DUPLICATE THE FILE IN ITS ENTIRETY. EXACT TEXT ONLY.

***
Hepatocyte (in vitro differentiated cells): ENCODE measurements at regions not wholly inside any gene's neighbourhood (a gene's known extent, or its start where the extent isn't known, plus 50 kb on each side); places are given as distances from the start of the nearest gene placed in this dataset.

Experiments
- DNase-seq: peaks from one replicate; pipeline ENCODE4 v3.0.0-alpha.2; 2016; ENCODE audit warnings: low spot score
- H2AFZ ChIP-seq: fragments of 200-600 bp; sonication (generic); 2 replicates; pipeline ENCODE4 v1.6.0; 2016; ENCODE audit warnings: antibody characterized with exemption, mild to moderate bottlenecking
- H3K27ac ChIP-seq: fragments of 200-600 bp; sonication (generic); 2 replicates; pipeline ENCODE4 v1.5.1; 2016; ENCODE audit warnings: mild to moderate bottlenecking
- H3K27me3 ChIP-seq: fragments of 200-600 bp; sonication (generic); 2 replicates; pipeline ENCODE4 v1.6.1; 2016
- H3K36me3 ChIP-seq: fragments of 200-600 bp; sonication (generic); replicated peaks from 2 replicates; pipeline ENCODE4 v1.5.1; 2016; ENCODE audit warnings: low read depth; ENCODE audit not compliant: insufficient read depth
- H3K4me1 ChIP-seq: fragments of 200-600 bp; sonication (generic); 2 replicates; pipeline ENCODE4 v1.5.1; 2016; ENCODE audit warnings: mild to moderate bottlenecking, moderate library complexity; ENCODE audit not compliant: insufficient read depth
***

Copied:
Hepatocyte (in vitro differentiated cells): ENCODE measurements at regions not wholly inside any gene's neighbourhood (a gene's known extent, or its start where the extent isn't known, plus 50 kb on each side); places are given as distances from the start of the nearest gene placed in this dataset.

Experiments
- DNase-seq: peaks from one replicate; pipeline ENCODE4 v3.0.0-alpha.2; 2016; ENCODE audit warnings: low spot score
- H2AFZ ChIP-seq: fragments of 200-600 bp; sonication (generic); 2 replicates; pipeline ENCODE4 v1.6.0; 2016; ENCODE audit warnings: antibody characterized with exemption, mild to moderate bottlenecking
- H3K27ac ChIP-seq: fragments of 200-600 bp; sonication (generic); 2 replicates; pipeline ENCODE4 v1.5.1; 2016; ENCODE audit warnings: mild to moderate bottlenecking
- H3K27me3 ChIP-seq: fragments of 200-600 bp; sonication (generic); 2 replicates; pipeline ENCODE4 v1.6.1; 2016
- H3K36me3 ChIP-seq: fragments of 200-600 bp; sonication (generic); replicated peaks from 2 replicates; pipeline ENCODE4 v1.5.1; 2016; ENCODE audit warnings: low read depth; ENCODE audit not compliant: insufficient read depth
- H3K4me1 ChIP-seq: fragments of 200-600 bp; sonication (generic); 2 replicates; pipeline ENCODE4 v1.5.1; 2016; ENCODE audit warnings: mild to moderate bottlenecking, moderate library complexity; ENCODE audit not compliant: insufficient read depth